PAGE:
The following is an excerpt from “The Wake,” a prose piece written by Chris Swensen.
Nora Daly walked alone on the gray shore. Her dog, Boatswain II, or “Boaty,” had pranced off after the scent of a crab. She was headed as always to the lighthouse and back on that gray noon, when she saw in the distance a dark form on the pale sands. Boaty was already sniff-snuffing about its great mass. When the little girl got close she saw the whale sideways, puffing dryly. Its fins fanned the air, its tail stroked the earth.
She reached out timid-like. Nervous pale fingers met the blubber skin. The beast wheezed and groaned. She could see herself in the well of its eye, alone against the bright sky. She felt pulled by its gravity; she leaned against its breathing mass. She could feel its moaning, could feel it in even in her bones.
* * *
Soon the entire village had converged. This was the second time a whale made such an appearance. Her aunt Evelyn, the newspaper man, the restless mischief boys, and all the familial lingering faces of roundabout grownups arrived to look at it. She even met a “local expert,” a tweedy and mutton-chopped man, whose spectacled face explained: “Sometimes they get lost, or maybe even sick.” She watched as the generous folk bathed its lumbered form with cool water from buckets. Boys tried to climb it; creative scoldings were flung quickly. Eventually compelled by something that could not be explained, they all gathered to return the form to the waves. The whole town gave great shoves and curses alike. The wave-returned whale puffed away haughty. The town boys groaned with disappointments. They had heard tales of “Dynamite Removal” and blubber raining from the heavens with humorous thuds. The lighthouse keeper was with the newspaper man. Pipe-faced he smiled, “Seems a waste, could’ve had fillets.” For some reason after hearing this, Nora grew red-faced.
“You shut your Goddamn mouth!” Everybody laughed. Evelyn made sure Nora tasted soap for three days.
* * *
It was a was and used to be kind of village there along the shore. There was a humming and lunch-whistling cannery. There used to be a filled dock, the fisherman’s cages bristling with crab legs or bulged with fish. It was mostly that once-hated Hibernian race that clung to that shore and cliff side even now as times got worse. Nora lived here all life long, now with her aunt Evelyn, a kind and soft-spoken widow who had a fading beauty about her, and was far too kind to everyone. Nora was beginning to hate her for reasons she did not understand.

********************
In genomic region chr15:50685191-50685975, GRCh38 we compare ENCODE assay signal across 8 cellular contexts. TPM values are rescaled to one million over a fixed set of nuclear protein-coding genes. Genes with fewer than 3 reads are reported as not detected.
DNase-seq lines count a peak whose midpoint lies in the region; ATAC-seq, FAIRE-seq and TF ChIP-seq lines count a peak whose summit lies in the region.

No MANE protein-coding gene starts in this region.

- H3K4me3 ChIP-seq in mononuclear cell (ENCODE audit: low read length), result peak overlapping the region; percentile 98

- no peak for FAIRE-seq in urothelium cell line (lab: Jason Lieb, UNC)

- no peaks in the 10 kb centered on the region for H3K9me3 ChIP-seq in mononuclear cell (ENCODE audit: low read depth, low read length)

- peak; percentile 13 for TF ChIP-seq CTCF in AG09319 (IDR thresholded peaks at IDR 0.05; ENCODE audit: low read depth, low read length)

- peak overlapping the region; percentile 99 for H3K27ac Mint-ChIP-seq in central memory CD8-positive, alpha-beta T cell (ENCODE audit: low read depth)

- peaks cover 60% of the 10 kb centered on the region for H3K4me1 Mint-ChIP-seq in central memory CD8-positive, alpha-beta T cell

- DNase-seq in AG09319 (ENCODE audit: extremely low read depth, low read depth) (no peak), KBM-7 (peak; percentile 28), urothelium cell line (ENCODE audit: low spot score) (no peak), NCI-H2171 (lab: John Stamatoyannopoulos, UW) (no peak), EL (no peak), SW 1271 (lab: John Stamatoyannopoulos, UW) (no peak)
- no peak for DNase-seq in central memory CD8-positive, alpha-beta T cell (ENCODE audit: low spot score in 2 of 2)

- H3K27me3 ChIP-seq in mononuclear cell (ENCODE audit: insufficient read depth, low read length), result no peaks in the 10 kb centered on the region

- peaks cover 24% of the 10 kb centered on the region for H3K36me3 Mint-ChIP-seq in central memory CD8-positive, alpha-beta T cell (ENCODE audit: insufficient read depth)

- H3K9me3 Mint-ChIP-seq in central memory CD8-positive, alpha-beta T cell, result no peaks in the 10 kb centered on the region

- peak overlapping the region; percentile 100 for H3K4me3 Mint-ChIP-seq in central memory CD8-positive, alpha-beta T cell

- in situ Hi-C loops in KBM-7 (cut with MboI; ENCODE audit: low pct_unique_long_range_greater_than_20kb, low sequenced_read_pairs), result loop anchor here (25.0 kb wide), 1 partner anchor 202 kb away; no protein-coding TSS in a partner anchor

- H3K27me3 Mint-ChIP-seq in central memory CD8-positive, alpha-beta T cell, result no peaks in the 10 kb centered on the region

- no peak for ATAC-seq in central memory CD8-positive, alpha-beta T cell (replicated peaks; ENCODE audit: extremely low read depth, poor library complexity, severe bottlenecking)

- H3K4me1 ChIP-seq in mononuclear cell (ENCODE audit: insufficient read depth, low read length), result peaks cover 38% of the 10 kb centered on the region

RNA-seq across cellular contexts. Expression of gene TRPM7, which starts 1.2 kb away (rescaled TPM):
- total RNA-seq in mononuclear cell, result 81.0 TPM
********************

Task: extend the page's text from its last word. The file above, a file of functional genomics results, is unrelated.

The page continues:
It was a leafy suburb with old houses creaking in the wind. She lived still within sight of her old home, wearing its white paint that was coming off in flakes. She would remember always how in the afternoon she would walk along the beach with Boaty to the old lighthouse and back.
After that whale business she was out again, yellow rain coated against the gray noon. There was a sound in the distance. A mischievous bellowing. It was Timmy and his toadies. He was throwing eggs at the face of a large sea turtle. The creature made a face and retreated within its shell. “Ha ha! Got you with your own babies!” he triumphed about before tipping the shell-withdrawn creature onto its back. “Ha!” Nora strutted towards the boys. She had hoped for Boaty’s support, but he was nipping at seagulls in the distance.
“Leave it be Timmy!” The toadies balked. Timmy strutted towards her face and stood right in front of her in his little suspenders. The toadies were all snicker-faced and goady.”I don’t do what girls tell me.” The toadies watched eagerly.
“You think just because your Ma and Da beat you, you’re tough, but you’re not.” Toadie disbelief washed over the gaggle of boys. Timmy was scowl-mouthed. “At least I have a fucking Ma and Da!” He kicked her in the shin and made a hasty retreat, toadies trailing laughter and mockeries. One of these days, she thought. So help me God.
* * *
Want more? This piece was published in Black Rock & Sage Issue 15 (2016). Purchase a copy today!